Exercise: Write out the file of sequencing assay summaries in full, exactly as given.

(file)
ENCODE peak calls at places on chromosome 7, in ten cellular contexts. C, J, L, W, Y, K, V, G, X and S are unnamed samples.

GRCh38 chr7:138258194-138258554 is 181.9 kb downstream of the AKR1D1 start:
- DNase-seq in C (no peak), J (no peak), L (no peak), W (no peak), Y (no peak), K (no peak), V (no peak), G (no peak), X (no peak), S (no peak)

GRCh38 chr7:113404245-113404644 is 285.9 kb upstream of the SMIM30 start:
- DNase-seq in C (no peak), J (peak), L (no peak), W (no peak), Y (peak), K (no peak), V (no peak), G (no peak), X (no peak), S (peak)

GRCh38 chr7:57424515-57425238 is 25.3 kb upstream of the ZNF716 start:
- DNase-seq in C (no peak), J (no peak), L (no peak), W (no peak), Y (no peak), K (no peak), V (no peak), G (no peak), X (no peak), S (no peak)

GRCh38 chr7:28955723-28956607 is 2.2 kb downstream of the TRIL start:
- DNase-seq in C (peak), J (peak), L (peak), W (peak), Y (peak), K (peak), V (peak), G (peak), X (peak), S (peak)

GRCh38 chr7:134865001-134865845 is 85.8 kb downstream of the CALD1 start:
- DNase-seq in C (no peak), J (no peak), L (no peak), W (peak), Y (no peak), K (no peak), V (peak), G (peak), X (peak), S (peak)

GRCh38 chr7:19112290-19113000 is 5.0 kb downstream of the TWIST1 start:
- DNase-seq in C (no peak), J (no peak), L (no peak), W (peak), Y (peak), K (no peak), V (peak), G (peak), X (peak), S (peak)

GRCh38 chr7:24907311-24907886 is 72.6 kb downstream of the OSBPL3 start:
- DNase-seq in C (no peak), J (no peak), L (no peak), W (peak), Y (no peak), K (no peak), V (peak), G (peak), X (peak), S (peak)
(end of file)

ENCODE peak calls at places on chromosome 7, in ten cellular contexts. C, J, L, W, Y, K, V, G, X and S are unnamed samples.

GRCh38 chr7:138258194-138258554 is 181.9 kb downstream of the AKR1D1 start:
- DNase-seq in C (no peak), J (no peak), L (no peak), W (no peak), Y (no peak), K (no peak), V (no peak), G (no peak), X (no peak), S (no peak)

GRCh38 chr7:113404245-113404644 is 285.9 kb upstream of the SMIM30 start:
- DNase-seq in C (no peak), J (peak), L (no peak), W (no peak), Y (peak), K (no peak), V (no peak), G (no peak), X (no peak), S (peak)

GRCh38 chr7:57424515-57425238 is 25.3 kb upstream of the ZNF716 start:
- DNase-seq in C (no peak), J (no peak), L (no peak), W (no peak), Y (no peak), K (no peak), V (no peak), G (no peak), X (no peak), S (no peak)

GRCh38 chr7:28955723-28956607 is 2.2 kb downstream of the TRIL start:
- DNase-seq in C (peak), J (peak), L (peak), W (peak), Y (peak), K (peak), V (peak), G (peak), X (peak), S (peak)

GRCh38 chr7:134865001-134865845 is 85.8 kb downstream of the CALD1 start:
- DNase-seq in C (no peak), J (no peak), L (no peak), W (peak), Y (no peak), K (no peak), V (peak), G (peak), X (peak), S (peak)

GRCh38 chr7:19112290-19113000 is 5.0 kb downstream of the TWIST1 start:
- DNase-seq in C (no peak), J (no peak), L (no peak), W (peak), Y (peak), K (no peak), V (peak), G (peak), X (peak), S (peak)

GRCh38 chr7:24907311-24907886 is 72.6 kb downstream of the OSBPL3 start:
- DNase-seq in C (no peak), J (no peak), L (no peak), W (peak), Y (no peak), K (no peak), V (peak), G (peak), X (peak), S (peak)